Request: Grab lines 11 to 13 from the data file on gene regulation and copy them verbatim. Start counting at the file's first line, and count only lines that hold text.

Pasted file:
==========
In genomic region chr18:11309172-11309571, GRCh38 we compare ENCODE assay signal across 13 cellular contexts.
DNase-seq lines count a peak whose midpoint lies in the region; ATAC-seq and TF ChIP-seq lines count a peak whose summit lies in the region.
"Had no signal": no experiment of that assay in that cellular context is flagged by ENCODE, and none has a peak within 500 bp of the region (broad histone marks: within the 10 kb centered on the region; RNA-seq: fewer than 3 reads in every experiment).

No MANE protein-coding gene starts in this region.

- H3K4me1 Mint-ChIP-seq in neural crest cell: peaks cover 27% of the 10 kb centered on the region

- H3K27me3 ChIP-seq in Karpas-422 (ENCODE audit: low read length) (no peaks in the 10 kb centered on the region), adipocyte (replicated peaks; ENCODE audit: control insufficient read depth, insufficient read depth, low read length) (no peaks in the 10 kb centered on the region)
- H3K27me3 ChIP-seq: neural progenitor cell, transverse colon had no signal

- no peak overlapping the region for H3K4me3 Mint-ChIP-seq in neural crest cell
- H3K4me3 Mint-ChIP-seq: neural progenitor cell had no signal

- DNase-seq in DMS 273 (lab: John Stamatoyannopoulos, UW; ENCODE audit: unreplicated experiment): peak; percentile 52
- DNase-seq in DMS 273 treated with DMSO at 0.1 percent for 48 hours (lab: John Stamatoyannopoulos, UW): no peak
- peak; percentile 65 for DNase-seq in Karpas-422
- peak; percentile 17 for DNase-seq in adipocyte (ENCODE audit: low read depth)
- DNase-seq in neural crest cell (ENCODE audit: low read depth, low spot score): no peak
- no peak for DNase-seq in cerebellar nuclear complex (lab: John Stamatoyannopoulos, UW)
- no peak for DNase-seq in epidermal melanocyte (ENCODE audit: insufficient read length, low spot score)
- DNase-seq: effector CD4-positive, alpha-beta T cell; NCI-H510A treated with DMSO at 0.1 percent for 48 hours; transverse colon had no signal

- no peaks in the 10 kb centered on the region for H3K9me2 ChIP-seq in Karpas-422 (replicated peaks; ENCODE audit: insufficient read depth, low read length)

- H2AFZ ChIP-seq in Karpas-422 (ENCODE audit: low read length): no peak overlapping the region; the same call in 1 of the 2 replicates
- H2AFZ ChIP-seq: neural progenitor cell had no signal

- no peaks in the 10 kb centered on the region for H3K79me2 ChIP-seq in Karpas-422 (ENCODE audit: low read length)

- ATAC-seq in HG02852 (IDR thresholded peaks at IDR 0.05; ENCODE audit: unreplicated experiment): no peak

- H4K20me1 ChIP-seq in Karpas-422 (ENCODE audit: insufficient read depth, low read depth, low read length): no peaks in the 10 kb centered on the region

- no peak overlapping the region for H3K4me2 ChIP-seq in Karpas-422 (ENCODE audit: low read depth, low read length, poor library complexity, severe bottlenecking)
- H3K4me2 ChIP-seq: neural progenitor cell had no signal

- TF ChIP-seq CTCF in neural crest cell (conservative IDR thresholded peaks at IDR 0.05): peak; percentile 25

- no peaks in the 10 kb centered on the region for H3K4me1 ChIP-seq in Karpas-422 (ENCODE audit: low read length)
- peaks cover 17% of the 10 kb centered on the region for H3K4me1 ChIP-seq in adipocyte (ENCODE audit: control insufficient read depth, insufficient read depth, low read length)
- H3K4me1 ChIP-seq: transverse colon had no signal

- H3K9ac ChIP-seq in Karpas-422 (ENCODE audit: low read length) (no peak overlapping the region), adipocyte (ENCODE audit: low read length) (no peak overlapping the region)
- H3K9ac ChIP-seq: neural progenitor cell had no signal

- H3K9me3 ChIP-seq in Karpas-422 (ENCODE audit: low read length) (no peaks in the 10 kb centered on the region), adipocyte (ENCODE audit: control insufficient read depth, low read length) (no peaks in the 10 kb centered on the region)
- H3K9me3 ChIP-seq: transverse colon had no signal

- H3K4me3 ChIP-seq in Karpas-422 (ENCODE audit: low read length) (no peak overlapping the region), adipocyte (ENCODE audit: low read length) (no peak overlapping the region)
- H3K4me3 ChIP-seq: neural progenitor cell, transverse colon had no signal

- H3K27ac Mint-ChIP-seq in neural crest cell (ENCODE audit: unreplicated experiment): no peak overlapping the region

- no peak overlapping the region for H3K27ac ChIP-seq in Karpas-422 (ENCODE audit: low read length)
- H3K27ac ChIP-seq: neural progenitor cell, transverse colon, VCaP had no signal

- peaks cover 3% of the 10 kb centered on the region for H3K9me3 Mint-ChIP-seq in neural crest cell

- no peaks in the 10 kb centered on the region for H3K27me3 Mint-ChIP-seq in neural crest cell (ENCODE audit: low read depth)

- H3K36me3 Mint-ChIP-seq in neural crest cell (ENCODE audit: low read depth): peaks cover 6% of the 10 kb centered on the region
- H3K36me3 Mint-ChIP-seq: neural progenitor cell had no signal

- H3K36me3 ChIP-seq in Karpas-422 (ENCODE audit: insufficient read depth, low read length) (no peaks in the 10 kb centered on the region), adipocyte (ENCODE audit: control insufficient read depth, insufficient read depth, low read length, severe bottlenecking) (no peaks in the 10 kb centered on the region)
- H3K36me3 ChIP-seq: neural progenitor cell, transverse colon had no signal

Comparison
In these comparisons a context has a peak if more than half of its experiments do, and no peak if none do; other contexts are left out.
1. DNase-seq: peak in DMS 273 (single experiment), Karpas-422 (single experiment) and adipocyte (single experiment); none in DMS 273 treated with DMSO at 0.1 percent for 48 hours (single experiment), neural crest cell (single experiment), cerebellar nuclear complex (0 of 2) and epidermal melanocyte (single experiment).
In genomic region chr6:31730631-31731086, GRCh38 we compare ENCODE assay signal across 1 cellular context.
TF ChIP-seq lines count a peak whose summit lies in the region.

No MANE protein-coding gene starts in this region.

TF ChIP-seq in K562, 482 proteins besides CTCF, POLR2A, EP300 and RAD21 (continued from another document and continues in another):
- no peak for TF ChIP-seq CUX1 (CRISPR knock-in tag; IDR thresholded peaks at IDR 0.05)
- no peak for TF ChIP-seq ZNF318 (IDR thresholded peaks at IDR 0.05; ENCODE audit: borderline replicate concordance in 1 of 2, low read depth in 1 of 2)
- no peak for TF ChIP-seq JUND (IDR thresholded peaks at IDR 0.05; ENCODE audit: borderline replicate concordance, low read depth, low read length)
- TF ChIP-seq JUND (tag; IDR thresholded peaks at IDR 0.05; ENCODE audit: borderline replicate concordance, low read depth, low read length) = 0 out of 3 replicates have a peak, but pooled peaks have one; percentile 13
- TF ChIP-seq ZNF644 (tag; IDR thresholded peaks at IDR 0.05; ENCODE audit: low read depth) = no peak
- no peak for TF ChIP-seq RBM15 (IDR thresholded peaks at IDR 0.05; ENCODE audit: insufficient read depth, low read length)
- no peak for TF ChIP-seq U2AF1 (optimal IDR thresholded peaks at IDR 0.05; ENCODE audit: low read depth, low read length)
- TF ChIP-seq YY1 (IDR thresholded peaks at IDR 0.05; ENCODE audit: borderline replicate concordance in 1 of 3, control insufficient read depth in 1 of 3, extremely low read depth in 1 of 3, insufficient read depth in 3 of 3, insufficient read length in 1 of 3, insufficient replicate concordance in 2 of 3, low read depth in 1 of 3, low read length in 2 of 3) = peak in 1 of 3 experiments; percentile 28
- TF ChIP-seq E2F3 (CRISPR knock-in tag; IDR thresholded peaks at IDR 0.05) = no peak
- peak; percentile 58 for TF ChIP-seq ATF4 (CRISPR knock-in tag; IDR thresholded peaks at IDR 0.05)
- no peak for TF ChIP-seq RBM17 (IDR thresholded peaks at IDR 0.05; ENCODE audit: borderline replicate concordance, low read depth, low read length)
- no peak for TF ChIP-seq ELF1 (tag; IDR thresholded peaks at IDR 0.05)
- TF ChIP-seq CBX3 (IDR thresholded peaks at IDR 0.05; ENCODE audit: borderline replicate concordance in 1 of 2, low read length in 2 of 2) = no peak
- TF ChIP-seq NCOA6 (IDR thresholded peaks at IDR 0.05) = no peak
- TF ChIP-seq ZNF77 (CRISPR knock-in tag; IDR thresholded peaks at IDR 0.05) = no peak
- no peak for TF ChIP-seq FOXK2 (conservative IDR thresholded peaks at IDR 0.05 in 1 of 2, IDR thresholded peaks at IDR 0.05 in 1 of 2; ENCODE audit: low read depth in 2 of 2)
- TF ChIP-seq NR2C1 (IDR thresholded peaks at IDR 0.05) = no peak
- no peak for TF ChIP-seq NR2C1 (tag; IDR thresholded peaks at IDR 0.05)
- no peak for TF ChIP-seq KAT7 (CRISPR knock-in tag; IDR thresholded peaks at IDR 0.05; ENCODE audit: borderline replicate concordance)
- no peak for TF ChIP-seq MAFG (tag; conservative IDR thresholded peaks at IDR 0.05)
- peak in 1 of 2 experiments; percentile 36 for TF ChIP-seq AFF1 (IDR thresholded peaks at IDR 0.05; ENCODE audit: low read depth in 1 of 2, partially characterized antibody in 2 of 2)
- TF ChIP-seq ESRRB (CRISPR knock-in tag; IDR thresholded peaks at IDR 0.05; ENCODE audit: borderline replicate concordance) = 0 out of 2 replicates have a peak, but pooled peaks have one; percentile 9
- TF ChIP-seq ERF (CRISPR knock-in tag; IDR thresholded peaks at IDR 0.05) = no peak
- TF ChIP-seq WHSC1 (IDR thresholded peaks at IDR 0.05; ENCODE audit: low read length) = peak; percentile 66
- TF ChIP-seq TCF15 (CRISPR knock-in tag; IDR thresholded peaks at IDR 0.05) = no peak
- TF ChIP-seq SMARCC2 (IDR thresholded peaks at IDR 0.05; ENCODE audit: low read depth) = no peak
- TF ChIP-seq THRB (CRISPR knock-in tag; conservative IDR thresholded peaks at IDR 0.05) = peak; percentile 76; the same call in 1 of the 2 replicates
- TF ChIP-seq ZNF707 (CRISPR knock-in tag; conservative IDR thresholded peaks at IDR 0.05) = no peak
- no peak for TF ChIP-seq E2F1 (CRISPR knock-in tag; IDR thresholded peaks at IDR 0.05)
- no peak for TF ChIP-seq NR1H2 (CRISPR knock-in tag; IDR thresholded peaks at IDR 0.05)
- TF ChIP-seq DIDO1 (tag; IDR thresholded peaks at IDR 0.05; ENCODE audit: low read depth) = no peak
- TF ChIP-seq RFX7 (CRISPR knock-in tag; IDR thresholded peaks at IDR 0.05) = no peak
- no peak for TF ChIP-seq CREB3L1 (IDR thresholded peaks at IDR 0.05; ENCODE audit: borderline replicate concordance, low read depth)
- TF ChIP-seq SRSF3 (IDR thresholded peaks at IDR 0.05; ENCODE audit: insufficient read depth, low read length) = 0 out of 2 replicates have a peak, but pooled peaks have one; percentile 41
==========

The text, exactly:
- DNase-seq in DMS 273 treated with DMSO at 0.1 percent for 48 hours (lab: John Stamatoyannopoulos, UW): no peak
- peak; percentile 65 for DNase-seq in Karpas-422
- peak; percentile 17 for DNase-seq in adipocyte (ENCODE audit: low read depth)